aliens and icecream
From my upcoming smash hit “Aliens and Ice Cream”

Sarah sat across from Detective Smith. He was reluctant to tell her everything he knew, but she needed the truth. What happened to all the ice cream? It was the only way to defeat the aliens.

Did you catch the mistake?

Sarah would have no possible way to know Detective Smith was reluctant. She could guess at it. She could read his non-verbal cues and assume it. But there’s no possible way to know what the other person is thinking. That is omniscient third person.

3. First Person Point of View

In this POV, the narrator and main character are one and the same. The whole story is written from the main character’s perspective. I did this, I did that.  For example, here are some famous books from that perspective:

  • Almost every single detective novel in existence
  • The Hunger Games

What are the benefits?

  • You easily create a strong attachment between the reader and the main character
  • You can develop a strong narrative voice within the first paragraphs of the book
  • There is little to no risk with changing POV or “head jumping” as you are forced to stick with a singular POV

What are the inherent risks?

  • Some people find the format limiting and begin to over-rely on flashbacks to convey information
  • You have to have a very strong narrative voice. The reader is going to spend 300 pages with this person, they need to be immediately compelling and likeable.  If you’re trying to write an edgy “anti-hero” this can be incredibly challenging.
  • The tension in the novel is completely derived from what the main character (and reader) doesn’t know. The MC needs very clear goals for this to work. This is why so many crime stories are written in first person. The reader is figuring out the clues along with the detective.
  • Describing the physical appearance of the narrator becomes challenging, and most authors rely on cheap tricks, such as “he stared at himself in the mirror….”

4. Second Person Point of View

Yuck. In this POV, the reader is the narrator. Bleh. People mostly do not care for this POV and as a result, you barely see it in fiction anymore. It’s difficult to pull off without coming across as pretentious or unreadable. There is only one popular example in fiction, and that is “Bright Lights, Big City.”

Here is the opening from that book so you can see what I mean:
“You are not the kind of guy who would be at a place like this at this time of the morning. But here you are, and you cannot say that the terrain is entirely unfamiliar, although the details are fuzzy. You are at a nightclub talking to a girl with a shaved head.”

Eeeesh.

What are the benefits

  • There are no benefits to writing a novel in Second Person.

What are the inherent risks

  • With almost 100% certainty, you have written a novel that is off-putting, unreadable and unsellable.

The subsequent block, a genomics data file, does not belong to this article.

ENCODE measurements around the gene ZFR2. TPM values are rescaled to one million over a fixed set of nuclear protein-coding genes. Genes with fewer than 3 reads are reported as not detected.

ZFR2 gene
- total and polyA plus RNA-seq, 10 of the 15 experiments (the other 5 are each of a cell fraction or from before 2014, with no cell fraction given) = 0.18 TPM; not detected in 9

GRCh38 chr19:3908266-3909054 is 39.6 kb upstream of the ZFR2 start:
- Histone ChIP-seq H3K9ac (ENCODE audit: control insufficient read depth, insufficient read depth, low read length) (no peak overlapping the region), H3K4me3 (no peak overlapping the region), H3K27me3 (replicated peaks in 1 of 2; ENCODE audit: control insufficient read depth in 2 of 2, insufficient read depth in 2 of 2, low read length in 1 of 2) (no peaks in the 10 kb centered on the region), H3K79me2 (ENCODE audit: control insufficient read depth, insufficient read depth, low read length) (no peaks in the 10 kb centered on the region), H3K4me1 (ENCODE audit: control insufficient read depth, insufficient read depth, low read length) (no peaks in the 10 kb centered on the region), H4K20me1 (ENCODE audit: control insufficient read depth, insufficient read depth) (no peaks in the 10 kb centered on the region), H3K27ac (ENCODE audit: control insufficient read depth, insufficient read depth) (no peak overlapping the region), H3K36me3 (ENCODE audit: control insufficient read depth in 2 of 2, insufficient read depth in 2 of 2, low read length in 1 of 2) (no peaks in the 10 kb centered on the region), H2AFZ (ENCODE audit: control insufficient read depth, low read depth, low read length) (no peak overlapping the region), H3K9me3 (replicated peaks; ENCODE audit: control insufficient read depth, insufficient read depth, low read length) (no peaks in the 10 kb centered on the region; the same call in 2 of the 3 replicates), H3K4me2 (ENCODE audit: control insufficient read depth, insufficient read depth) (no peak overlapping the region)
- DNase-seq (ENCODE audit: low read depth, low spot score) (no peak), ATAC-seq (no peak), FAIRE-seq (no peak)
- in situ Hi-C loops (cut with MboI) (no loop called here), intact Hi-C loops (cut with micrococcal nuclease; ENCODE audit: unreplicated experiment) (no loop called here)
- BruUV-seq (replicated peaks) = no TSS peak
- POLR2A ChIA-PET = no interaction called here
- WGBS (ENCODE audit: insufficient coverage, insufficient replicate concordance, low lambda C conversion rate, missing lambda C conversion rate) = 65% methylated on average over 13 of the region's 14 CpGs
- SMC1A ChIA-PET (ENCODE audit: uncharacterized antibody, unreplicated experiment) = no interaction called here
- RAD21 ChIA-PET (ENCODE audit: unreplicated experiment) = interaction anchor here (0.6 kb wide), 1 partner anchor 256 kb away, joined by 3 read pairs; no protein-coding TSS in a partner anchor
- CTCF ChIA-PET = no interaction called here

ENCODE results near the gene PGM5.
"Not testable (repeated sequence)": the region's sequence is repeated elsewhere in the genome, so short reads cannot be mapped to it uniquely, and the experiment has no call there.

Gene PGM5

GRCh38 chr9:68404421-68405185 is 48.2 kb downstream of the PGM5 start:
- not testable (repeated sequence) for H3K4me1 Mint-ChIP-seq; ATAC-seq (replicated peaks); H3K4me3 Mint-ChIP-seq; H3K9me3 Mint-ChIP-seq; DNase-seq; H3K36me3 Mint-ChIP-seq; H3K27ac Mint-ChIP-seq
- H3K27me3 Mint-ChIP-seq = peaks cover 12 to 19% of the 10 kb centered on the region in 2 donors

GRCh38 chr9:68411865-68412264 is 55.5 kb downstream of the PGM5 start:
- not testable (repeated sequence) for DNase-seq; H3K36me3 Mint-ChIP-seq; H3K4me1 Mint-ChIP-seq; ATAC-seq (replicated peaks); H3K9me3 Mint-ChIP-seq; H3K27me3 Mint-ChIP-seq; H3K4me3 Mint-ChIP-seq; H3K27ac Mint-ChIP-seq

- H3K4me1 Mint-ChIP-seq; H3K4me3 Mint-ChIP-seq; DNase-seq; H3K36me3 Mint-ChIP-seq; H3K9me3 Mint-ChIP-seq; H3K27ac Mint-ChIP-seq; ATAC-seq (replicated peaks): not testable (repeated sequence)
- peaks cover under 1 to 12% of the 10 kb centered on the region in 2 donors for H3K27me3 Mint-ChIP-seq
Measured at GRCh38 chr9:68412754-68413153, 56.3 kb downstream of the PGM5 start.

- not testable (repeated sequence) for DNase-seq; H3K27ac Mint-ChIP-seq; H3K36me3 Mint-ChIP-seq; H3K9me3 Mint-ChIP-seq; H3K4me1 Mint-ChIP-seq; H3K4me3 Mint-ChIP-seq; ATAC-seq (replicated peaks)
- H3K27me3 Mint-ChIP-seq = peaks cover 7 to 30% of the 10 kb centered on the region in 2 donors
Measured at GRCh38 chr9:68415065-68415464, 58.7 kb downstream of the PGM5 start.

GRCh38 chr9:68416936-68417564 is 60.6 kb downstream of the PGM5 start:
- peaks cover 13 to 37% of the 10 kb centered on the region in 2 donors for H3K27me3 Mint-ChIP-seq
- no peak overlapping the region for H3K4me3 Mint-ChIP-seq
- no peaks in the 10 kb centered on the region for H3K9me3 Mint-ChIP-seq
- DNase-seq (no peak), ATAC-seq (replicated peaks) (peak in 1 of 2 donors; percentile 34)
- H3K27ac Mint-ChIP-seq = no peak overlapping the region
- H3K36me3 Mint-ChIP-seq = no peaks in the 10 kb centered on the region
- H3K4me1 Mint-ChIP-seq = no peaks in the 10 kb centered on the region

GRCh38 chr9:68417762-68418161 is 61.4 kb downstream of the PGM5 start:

I have pretty strong opinions about 2nd person POV!

Can I write a book using multiple POVs?

Yes, The most common mix and match seem to be:

  • First person augmented with third person limited (The Martin by Andy Weir) or the “John Dies at the End” series by David Wong
  • Third person Omniscient dropping to limited third person (Harry Potter, noted above)

If you are going to switch POV’s, be aware of a few tips to do it successfully:

  • Never write a single character from multiple POV’s. If you start writing a character in first person, that character can only be written in first person. A secondary character can be written in third person
  • Never switch POV’s mid-chapter. The only way to keep narrative perspective shifts clear is to create very distinct breaks between the shifts, usually chapters.
  • Firm up in your own mind the “rules” for when you’re shifting POVs and stick to them. To use The Martin as an example, any time we were with the MC on Mars, it was first person. Any time we were with the NASA crew on Earth, it was omniscient third person, occasionally dropping to limited third person. Because he stuck to those rules so firmly, it was easy to follow the POV shifts in the novel

Today was a little heavy on “rules” and I know there’s a lot to absorb, but remember the tag line.

Writing is hard.

You can do it! Get writing!

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3 comments

  1. So many rules! I never gave this one any thought. Now I will notice when I read books. And where did you slip up? Since I don’t have your book I’m front of me, I think you wrote in OTP or LTP but I can’t remember.

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  2. This is a great overview! And your pros and cons were on point. I, too, hate second person, and will try to talk anyone out of it, but I have seen it work, most notably in The Night Circus by Erin Morgenstern. The whole book isn’t second person, but there are parts that get across information in a way that wouldn’t be as effective in third person.